Features, Truckie Profiles

Young gun truckie breaking barriers and kicking goals

Inspired by her father and grandfather, for profoundly deaf HC truckie Taylor Stegman, 23, it’s always been about the trucks.

Born into a trucking family, Stegman found her passion for trucking early on. She recalls cruising in the truck from an early age with her dad Tony Johnston and pop Noel Johnston – and hoping to one day follow in their footsteps and make them proud.

“When I was about seven, dad picked me up from school in the truck one day due to the floods. I felt like the coolest kid on the planet,” she said.

Based in Port Kembla in NSW, Stegman has been driving trucks since she was 18 and says that being in the truck cabin is her “happy place”. 

By 19, she upgraded from her MR to HR, and then at 20, she got her HC licence. 

“Fresh out of school, I spent ten months working with racehorses until I was old enough to get my MR licence. While my school mates were doing their HSC, I was out earning a living,” Stegman explained. 

Stegman wears a cochlear implant, which allows her to hear like a hearing person.

“My parents were never the type to wrap me up in cotton wool, so for as long as I can remember, I’d jump at every opportunity to spend the day with pop or dad in their trucks.

“Because of that, I’ve known from a very young age that I wanted to be a truck driver and I’ve never changed my mind.”

Upon securing her MR licence, Stegman began working in the family businesses Worldwide Demolitions and Worldwide Skip Bins, learning to drive the trucks and operate the machinery. 

“The first time you drive a truck can be daunting as hell but each day it gets easier as you build your confidence and experience,” she said.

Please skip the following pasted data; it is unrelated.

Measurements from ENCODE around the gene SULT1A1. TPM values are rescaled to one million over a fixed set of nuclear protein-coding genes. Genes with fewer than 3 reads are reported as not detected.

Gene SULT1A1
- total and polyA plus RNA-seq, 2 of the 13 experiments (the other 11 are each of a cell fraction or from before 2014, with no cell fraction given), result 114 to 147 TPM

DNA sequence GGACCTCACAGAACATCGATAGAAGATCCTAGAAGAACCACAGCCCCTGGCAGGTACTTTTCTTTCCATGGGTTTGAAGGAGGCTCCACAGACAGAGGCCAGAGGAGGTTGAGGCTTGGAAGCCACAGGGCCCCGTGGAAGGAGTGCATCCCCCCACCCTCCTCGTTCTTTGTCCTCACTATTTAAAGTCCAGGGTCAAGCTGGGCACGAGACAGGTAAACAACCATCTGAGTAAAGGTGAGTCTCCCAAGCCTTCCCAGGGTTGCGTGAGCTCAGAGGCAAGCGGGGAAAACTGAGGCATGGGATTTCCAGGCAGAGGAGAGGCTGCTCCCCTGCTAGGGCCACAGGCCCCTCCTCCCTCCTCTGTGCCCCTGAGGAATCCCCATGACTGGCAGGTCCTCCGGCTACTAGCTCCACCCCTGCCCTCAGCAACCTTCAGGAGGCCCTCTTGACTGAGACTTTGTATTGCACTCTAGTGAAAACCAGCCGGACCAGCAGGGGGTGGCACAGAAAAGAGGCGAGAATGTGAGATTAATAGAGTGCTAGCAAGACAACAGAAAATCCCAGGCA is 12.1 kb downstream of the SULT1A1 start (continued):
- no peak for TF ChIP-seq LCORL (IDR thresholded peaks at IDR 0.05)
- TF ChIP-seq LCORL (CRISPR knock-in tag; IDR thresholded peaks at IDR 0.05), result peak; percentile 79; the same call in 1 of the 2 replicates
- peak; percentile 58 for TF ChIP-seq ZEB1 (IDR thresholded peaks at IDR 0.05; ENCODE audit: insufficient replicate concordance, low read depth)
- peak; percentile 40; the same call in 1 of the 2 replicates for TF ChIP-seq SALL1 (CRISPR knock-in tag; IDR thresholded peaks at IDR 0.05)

Through her time in the family business, Stegman was able to hone her HC driving skills, before recently taking on a role at Ross Transport in early November. 

As she continues her training with Ross Transport, Stegman has been steering a Western Star with a live bottom trailer, and a Kenworth truck and dog tipper.

“I’m still very new and have lots to learn – not only about the type of work I’m doing and the different trucks I’m driving, but also finding my way around in busy Sydney traffic. I absolutely love driving, meeting new people and going to new places.

“Each day brings new challenges and adventures; and overcoming the daily issues truckies face only adds to the enjoyment and excitement in my job.

Stegman is currently in training to be a truck and dog driver, carting sand, gravel and more across the Illawarra, Southern Highlands and Sydney.

“Ross Transport has been extremely supportive and understanding of everything – checking in daily to see how the day was and if I’m enjoying it. And if I’m not comfortable with something, they will remove me from that situation,” Stegman said.

“I’d like to thank Ross Transport for their understanding, their will to train people and for being such a supportive and great company to work for – and also for giving women a go and giving them a chance to get a head-start in trucking.”

She says that being profoundly deaf has added additional challenges to her trucking career. “But to have conquered so many barriers to realise my dream feels incredible.”

Stegman wears a cochlear implant, which allows her to hear like a hearing person. 

“Aside from the challenges of learning to drive the truck, I had to get used to talking on the radio and understanding people on it. I faced challenges with people trying to tell me how to do my job and felt I had to prove myself by showing them I knew what I was doing,” she said.

For Stegman, having a great support network has been a blessing. “I’ve been extremely fortunate to have this support both at my old job and now at Ross Transport. I hope my story gives other hard-of-hearing or profoundly deaf people the courage to follow their dreams.

“If a profoundly deaf person has the will and wants to drive trucks, then I say go for it. If myself and profoundly deaf MC driver Candice Lureman can do it, we all can. We have amazing support teams to back us and guide us.”

Stegman also hopes to see more and more women joining the industry as truck drivers too. “My honest advice to any female wanting to get into trucking is to just bite the bullet. It’ll be the best thing you’ll ever do. Yes, there’ll be challenges but you’ll find an amazing team of women and men around you, ready to offer advice and assistance.”

While Stegman hopes to one day progress to her MC licence down the track, for now she’s content with where she’s at. “I’ve always dreamed of driving road trains in the outback, but first I want to work my way up to that. For now I’m living my two-year dream of getting the opportunity to work at a company I have been eyeing off for a long time,” she said.

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